In short, if you "liberals" here are so insecure that sharp critiques OF the left BY the left are seen as betrayal, I'm quite sincerely lost for words.

      Perhaps you should begin by ignoring Bob, whose critiques you've come to detest, and go where you can join the lefty chorus.

    19. Sherlock,

      There's a lot of truth to what you say -- it probably *is* time for self-described progressives to give up on this blog. Bob has had his manias -- who else could regret the loss of a Gore presidency, on a daily basis for 12 years and counting? -- but the latest mania is probably the most unattractive one.

      But if there's a compelling reason to vacant the building, it's posters like you -- the tone you take, the contempt you have for others, and the low intelligence with which you credit others. One can come here with the hope of "getting off" on a spirited debate, but any engagement with you or Swan, or any number of others, leaves the other party disgusted rather than spirited.

      Of course, we're all guilty to some extent of dismissing our antaongists, but the troll-element here, of which you and a few others are Exhibits As, really is getting pretty distasteful. So you're right: it's best to leave Bob to your small circle.

    20. I'm really surprised by your response, Anon.

      Please back up your claims. Where have I demonstrated contempt? And where have I shown anything but regard for other posters?

      On the contrary, I've been nothing but polite to a fault. Virtually every exchange I've had here has culminated in another poster - almost always anonymous - accusing me of ignorance and/or being a right wing plant. A pretty long string of ad hominem attacks. And I can cite a number of occasions when Hieronymous was subject to the same kind of vitriol.

      And now you suggest I'm a troll?

      Please show me exactly where I've lowered the tone and I will apologize for each one. Of course, I would expect nothing less of those that have called me ignorant and foolish and/or a right winger to boot.

      Seriously, if you think I'm here for anything but a civil conversation and real debate about issues I care about deeply, then I apologize in advance. But please show me where I crossed the line.

    21. Sherrlock, it's more a matter of "matter", than tone, but I picked up these from the last two days:
      "Is this just your personal bankruptcy of ideas, Anon 2:47, or have others descended to this abysmal [tactic] here as well.

      I say, nip it in the bud. If you wish to debate, please go ahead with impunity. But this pusillanimous little barb is designed to discredit those you may not agree with and it stinks."

      "In short, if you "liberals" here are so insecure that sharp critiques OF the left BY the left are seen as betrayal, I'm quite sincerely lost for words.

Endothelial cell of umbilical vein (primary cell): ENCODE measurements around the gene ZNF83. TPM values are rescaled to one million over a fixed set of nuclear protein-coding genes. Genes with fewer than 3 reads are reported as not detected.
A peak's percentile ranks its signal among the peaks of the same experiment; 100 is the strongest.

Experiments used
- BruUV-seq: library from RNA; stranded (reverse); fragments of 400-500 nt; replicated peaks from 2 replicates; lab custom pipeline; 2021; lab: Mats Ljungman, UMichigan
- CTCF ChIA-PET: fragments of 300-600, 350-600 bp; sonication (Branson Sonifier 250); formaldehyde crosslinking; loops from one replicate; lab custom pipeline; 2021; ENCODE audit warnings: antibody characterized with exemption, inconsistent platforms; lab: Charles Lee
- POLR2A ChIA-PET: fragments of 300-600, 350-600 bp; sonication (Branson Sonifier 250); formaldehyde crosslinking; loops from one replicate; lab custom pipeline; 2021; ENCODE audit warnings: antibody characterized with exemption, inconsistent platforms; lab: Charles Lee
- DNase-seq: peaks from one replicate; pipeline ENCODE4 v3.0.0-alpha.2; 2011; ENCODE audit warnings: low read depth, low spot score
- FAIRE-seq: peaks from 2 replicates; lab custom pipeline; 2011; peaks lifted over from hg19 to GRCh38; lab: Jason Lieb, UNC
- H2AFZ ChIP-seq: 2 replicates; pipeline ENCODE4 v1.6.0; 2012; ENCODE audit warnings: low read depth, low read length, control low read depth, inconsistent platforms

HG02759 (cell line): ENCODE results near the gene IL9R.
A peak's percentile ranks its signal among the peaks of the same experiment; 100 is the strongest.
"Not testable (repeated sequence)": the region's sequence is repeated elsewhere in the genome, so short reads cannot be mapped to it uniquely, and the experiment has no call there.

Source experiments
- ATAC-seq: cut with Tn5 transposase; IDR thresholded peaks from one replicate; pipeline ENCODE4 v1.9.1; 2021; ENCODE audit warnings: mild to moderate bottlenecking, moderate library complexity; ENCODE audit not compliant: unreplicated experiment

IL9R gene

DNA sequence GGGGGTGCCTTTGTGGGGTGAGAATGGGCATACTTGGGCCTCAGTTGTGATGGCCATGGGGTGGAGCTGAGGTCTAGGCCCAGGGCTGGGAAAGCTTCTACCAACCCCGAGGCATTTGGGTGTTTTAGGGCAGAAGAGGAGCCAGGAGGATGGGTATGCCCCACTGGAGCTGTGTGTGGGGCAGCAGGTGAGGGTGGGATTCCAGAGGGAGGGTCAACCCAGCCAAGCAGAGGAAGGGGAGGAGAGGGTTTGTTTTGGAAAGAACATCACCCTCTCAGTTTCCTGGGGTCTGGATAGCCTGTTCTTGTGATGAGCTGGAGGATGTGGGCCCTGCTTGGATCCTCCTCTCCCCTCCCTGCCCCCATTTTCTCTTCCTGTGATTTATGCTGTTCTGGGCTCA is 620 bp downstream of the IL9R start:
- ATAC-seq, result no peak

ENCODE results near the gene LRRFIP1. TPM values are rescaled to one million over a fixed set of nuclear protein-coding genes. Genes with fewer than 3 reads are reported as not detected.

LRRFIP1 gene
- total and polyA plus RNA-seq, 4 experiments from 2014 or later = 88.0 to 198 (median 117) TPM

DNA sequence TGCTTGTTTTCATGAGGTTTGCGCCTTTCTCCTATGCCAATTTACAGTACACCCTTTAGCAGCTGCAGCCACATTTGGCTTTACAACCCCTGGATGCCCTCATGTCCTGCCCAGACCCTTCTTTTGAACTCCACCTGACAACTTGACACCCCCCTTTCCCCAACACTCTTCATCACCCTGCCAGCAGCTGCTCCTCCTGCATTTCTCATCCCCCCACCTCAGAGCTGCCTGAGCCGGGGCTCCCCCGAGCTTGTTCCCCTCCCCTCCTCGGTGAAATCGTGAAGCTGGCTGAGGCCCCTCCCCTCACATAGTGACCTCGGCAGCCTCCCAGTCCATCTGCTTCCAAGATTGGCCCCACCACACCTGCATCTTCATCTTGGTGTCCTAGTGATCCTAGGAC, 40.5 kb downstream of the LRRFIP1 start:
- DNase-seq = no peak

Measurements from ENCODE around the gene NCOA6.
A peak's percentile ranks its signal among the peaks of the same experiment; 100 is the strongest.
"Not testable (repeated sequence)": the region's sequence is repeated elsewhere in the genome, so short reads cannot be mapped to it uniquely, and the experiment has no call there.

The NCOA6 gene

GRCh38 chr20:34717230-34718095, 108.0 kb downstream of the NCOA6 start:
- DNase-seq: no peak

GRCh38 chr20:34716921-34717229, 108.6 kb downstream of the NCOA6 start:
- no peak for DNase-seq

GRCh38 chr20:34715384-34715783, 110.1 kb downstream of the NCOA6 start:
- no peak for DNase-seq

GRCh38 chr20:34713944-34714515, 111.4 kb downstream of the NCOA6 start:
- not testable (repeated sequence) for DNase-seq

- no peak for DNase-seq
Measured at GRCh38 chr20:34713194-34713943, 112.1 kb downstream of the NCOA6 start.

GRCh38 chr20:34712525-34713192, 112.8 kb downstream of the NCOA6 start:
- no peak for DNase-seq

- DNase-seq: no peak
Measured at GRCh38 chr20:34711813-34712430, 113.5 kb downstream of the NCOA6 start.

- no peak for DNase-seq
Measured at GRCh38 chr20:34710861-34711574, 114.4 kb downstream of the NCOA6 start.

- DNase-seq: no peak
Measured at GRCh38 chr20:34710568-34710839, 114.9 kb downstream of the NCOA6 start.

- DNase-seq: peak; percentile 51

Perhaps you should begin by ignoring Bob, whose critiques you've come to detest, and go where you can join the lefty chorus."


      "In short, I'm pretty credulous. Which makes me all the more furious when I'm deceived and manipulated from "the left" (whether it's Collins, MSNBC, or Michael Moore)."

      EDITOR'S NOTE: the notion that Collins and MSNBC represent the "left" is mindboggling -- that, or the speaker is doing a very bad job concealing his right-wing bona fides.

      "I just googled you, Fritz.

      Like Michael Moore, you are an occasionally liar."

      "You may notice in every one of my posts that I refuse to engage in ad hominem attacks. You, "Fritz" are a liar, even if in jest. And if you continue to attack without attribution, you are also a coward."

      By the way, are you the liar "Fritz", still engaged in anonymous drive-by shooting, or is this yet another anonyme."

      "For all you anonymi, post away of course. I'm only asking for minimum civility - the kind of civility you would extend if your identity was known. If you find that request objectionable, go to hell."

      "Wow. You hit the trifecta, anonymous.

      The usual vitriol, accompanied by willful misrepresentation."


      "I think the problem with you, Fritz, is that you live in a left-wing echo box."



      Now, opinions could differ on the gravity of this language, but if one finds the views of the speaker to be less than persuasive, it can be pretty offensive.

      Again, we're all given to excesses and strong language. But I think it's fair to say that Sherrlock has an inaccurate assessment of his own charms as a debater.

    22. Do you realize that you were quoting counter-attacks?

    23. Huh? These are all things that Sherrlock said, of other posters here -- and in more than one case, his characterization of the the post in question ("vitriol", etc.) is more than a little questionable.

      In any case, this is his behavior, when he's opposed here. One wouldn't expect to see much in the way of bad temper, when nobody challenged him. But that's hardly a good taste of temperament. We're all sweet beings when the rest of the world tells us we're right right right.

    24. PART ONE:
      Very well. Point by point. To begin with, I apologize for my lack of charm. I mean to be nothing but charming.

      Occasionally, I lose my temper. You've seen it demonstrated here mostly when others attempt to end arguments with the claim that I am either ignorant and uninformed, Somerby's manipulated dupe, or a right wing plant, regardless of my protestations otherwise. In other words, ad hominem personal attacks that have nothing to do with the debate.

      "Is this just your personal bankruptcy of ideas, Anon 2:47, or have others descended to this abysmal [tactic] here as well.